Our World Just Got a Lot Bigger

Published on September 14, 2016 at 10 a.m. by Joshua McKinney  
Image credit: ESA/Gaia/DPAC
Image credit: ESA/Gaia/DPAC

Just this morning an image was released by the European Space Agency (ESA) from its Gaia Star-mapping mission, displaying over 1.1 billion stars in the Milky Way. This mapping adds 400 million stars that have never been seen or mapped before. This mission to map the entire Milky Way Galaxy at a price tag of nearly $850 million, positions many of the stars to an accuracy of 300 microarcseconds, or about 60,000ths of a degree.

The project was neither quick nor easy for the ESA and their Gaia space telescope. It started in July of 2014 and continued mapping until September 2015. Then followed nearly an entire year of piecing all of the images together into one massively high definition image of the Milky Way. The ESA has stated that another release of data from Gaia is expected in 2017.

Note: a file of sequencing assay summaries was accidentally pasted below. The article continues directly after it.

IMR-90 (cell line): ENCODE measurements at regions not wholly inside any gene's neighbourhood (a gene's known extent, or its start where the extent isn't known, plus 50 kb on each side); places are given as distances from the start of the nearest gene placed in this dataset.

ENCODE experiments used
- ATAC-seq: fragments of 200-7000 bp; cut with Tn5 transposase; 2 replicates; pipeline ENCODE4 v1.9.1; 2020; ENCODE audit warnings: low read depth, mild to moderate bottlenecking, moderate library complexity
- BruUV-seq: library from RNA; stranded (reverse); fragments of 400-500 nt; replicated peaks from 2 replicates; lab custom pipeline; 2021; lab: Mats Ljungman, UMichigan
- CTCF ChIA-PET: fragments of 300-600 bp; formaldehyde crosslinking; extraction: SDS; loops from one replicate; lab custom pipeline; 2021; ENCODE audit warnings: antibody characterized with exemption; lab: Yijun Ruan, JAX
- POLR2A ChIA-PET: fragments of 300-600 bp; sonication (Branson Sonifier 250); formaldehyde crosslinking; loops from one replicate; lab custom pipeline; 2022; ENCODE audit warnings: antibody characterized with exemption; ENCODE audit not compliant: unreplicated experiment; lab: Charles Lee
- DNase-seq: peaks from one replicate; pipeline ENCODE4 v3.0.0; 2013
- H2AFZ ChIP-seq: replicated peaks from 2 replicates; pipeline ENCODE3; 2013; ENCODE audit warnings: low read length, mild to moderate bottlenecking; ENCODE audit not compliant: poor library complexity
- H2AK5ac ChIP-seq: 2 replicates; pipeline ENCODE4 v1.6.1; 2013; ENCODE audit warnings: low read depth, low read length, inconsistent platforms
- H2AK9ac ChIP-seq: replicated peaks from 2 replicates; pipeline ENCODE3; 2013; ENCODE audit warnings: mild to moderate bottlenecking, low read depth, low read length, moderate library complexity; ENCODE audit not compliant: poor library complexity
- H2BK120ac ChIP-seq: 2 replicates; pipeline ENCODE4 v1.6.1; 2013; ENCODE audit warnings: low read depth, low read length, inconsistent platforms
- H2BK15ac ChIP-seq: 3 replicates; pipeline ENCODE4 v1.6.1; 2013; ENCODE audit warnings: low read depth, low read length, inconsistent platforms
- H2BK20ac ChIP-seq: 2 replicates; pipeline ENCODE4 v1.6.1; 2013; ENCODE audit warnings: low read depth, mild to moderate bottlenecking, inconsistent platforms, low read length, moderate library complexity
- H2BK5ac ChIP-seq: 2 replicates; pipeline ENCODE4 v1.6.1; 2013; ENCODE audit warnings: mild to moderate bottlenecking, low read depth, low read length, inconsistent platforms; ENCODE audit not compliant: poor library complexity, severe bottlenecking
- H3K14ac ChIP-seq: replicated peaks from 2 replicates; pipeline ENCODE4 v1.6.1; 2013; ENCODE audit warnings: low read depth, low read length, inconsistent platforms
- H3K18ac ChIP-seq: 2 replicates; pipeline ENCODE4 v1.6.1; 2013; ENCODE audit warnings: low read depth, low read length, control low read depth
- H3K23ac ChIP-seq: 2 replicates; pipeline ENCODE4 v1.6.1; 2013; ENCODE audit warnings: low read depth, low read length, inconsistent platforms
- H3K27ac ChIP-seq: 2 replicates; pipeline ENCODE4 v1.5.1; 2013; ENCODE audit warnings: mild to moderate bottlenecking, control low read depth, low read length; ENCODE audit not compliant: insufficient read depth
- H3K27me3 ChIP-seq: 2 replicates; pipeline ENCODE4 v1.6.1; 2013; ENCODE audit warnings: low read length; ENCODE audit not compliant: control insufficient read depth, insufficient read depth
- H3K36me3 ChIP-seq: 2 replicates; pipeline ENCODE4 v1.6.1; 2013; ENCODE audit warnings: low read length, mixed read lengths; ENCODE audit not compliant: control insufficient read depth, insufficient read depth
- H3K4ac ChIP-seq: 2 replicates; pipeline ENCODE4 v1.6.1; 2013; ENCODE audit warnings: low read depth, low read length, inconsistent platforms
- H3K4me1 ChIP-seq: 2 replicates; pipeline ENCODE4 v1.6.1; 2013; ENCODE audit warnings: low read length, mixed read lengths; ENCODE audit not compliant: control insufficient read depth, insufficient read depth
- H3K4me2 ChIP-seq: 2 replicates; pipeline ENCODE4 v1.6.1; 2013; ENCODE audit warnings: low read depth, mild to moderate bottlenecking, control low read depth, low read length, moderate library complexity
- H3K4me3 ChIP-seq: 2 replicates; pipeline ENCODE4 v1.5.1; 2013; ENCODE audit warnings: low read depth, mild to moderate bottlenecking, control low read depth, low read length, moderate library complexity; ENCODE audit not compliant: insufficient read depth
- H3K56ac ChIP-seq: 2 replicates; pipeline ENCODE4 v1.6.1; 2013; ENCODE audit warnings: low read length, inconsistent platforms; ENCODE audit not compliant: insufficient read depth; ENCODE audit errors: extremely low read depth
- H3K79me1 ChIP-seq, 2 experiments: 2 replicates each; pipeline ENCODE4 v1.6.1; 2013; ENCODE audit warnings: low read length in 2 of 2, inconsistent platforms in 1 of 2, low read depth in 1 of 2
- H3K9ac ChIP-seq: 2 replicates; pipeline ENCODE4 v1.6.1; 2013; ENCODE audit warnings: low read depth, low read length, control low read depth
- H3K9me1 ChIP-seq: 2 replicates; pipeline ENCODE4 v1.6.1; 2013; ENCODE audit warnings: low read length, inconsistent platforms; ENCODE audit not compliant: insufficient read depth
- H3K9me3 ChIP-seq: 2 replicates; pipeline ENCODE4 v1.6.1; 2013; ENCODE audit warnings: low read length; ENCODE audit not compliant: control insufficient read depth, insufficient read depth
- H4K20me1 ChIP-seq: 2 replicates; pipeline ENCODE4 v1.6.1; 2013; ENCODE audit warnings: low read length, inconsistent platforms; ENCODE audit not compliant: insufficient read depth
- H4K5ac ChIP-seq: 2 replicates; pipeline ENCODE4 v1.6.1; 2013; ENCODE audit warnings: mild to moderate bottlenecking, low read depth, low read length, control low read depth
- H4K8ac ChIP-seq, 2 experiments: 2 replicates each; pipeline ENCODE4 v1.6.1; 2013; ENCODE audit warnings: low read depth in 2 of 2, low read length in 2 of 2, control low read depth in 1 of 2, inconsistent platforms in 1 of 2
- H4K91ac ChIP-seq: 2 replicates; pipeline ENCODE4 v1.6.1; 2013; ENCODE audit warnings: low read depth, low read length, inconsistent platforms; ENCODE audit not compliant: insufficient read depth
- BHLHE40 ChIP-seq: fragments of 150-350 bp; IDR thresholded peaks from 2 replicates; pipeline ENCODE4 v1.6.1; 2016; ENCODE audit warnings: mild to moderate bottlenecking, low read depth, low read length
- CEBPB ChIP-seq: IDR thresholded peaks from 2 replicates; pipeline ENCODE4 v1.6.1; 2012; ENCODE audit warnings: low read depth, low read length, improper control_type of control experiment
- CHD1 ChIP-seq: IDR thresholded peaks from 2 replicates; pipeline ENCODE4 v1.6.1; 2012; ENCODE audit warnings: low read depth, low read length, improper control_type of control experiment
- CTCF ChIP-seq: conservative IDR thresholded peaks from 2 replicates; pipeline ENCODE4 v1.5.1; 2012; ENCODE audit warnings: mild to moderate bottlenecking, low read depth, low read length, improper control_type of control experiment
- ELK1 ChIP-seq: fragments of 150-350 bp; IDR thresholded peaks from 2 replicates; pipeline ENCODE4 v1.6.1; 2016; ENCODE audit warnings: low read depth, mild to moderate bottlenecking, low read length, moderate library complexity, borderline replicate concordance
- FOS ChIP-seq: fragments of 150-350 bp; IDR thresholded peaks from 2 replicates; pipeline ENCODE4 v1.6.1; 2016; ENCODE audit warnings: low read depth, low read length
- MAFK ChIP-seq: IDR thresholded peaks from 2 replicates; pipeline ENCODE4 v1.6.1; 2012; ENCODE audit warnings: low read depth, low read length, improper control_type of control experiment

For more information on the ESA’s latest star mapping mission, check out the link below.

http://sci.esa.int/gaia/58209-gaia-s-first-sky-map/

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